- Morrow, Alexander. Laboring for the Day: The Pacific Coast and the Economy of Contingent Labor, 1919-1933. Diss. University of Washington, 2015. Chair: James Gregory.
- Beda, Steven. Landscapes of Solidarity: Timber Workers and the Making of Place in the Northwest, 1900-1964. Diss. University of Washington, 2014. Chair: James Gregory.
- Kindig, Jessie. War for Peace: Race, Empire and the Korean War. Diss. University of Washington, 2014. Chairs: James Gregory and Moon-Ho Jung.
- Griffey, Trevor. Black Power's labor politics: the United Construction Workers Association and Title VII law in the 1970s. Diss. University of Washington, 2011. Chair: James Gregory.
- Wycoff, Joseph. The Gilded Cage: Manufacturers' Associations And The Formation Of Capitalist Class-Consciousness in the United States, 1820-1900. Diss. University of Washington, 2009. Chair: James Gregory.
- Bailey, Anna. How Scuffletown became Indian country: political change and tranformations in Indian identity in Robeson County, North Carolina, 1865-1956. Diss. University of Washington, 2008. Chairs: James Gregory and Alexandra Harmon.
Division: United States History
My graduate teaching fields are tailored to the individual interests of students. We will work out precise subject areas and reading lists as we proceed. Subject to those negotiations, students generally choose one of the following concentrations:
Twentieth Century U.S.
I prefer to treat this as a broad field that covers the full chronological sweep of the century. Students will read widely, developing a modest familiarity with the literature on a large number of subjects (including politics, culture, foreign relations, race, gender, labor, region, urban). Depending upon interests, certain issues and time periods will be developed in more depth.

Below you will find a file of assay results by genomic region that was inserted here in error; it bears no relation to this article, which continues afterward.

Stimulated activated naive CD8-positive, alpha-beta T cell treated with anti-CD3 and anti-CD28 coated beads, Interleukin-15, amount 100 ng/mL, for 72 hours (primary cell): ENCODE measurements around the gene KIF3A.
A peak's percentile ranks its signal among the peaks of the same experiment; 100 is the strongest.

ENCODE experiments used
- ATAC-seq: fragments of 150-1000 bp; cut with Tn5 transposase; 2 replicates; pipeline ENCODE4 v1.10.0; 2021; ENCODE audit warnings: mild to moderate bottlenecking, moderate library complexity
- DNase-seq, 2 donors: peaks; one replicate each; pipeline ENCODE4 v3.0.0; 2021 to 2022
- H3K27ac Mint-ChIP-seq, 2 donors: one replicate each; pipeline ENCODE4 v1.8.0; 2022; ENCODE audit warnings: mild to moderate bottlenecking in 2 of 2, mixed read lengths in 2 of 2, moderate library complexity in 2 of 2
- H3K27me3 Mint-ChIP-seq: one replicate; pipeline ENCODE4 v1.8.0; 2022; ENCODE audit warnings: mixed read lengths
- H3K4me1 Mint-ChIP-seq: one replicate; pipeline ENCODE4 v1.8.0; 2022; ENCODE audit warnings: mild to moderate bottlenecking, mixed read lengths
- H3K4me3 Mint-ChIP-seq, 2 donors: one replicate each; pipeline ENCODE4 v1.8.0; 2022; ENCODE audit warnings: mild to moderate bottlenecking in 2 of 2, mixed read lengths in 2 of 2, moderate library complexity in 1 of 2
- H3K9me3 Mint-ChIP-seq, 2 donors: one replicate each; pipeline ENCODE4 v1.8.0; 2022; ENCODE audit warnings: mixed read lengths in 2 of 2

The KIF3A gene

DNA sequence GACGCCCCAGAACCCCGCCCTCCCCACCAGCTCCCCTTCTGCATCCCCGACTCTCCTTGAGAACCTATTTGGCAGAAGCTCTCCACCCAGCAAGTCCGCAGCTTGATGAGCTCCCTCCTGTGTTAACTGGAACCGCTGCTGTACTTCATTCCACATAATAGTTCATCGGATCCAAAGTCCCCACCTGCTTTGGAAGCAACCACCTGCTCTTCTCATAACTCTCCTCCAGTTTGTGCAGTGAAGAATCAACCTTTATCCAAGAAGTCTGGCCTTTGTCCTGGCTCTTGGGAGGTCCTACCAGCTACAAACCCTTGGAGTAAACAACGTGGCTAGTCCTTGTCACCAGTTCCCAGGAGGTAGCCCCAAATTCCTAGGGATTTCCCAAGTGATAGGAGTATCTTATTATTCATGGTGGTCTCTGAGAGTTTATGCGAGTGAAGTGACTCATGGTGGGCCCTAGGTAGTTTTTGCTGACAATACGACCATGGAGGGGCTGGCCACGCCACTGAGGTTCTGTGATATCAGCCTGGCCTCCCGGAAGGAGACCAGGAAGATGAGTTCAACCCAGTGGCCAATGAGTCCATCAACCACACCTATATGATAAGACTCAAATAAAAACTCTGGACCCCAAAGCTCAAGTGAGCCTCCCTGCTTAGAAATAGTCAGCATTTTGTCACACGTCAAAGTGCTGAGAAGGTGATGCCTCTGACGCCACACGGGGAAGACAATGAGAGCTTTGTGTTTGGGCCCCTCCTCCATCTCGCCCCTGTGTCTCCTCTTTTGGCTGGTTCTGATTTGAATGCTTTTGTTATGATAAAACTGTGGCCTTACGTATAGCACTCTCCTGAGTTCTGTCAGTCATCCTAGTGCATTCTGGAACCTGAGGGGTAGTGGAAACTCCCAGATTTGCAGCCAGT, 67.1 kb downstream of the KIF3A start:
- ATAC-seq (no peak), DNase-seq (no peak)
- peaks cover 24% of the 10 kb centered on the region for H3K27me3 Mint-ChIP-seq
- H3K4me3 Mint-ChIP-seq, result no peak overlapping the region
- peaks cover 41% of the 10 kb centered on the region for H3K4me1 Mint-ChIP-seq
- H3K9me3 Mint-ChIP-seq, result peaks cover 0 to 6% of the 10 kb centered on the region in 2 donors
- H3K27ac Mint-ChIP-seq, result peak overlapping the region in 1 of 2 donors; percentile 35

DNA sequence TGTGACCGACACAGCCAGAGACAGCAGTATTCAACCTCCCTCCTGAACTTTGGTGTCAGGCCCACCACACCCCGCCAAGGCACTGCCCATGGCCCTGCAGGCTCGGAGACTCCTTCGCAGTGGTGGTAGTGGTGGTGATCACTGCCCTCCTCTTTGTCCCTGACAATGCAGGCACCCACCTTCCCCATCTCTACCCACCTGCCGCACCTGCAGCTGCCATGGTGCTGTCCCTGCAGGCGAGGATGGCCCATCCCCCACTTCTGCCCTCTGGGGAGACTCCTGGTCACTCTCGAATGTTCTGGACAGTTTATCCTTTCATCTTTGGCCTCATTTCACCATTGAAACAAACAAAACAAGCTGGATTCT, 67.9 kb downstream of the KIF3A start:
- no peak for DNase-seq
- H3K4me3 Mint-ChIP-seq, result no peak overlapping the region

Class, Race, Labor, and Political Economy
This concentration joins the subject of American political economy with those of labor history and race/ethnic formation covering both the 19th and the 20th centuries.
Regions, Migration, Immigration
This concentration explores place and mobility in American history with readings that examine how place identities and regional political economies have been formed and maintained and how migrations (both from abroad and internal) reshape places and people.
- Labor and Working-Class History Association Holds Conference at the UW - July 28, 2017
- Faculty Featured in Local, National News Media - April 24, 2017
- Professor James Gregory Interviewed by KUOW - March 28, 2017
- Letter from the Chair, Spring, 2016 - May 1, 2016
- Excavating Seattle's Past: 2016 History Lecture Series in Retrospect - March 25, 2016
- Digital History Initiative: Mapping American Social Movements Through the 20th Century - March 3, 2016
- James Gregory wins Barclay Simpson Prize - April 26, 2015
- Distinguished Lecturers - July 7, 2014
- Professor James Gregory elected vice-president of the Labor and Working-Class History Association - February 18, 2014
- Prof. James Gregory featured in CNN piece on Washington State and Workers' Rights - February 7, 2014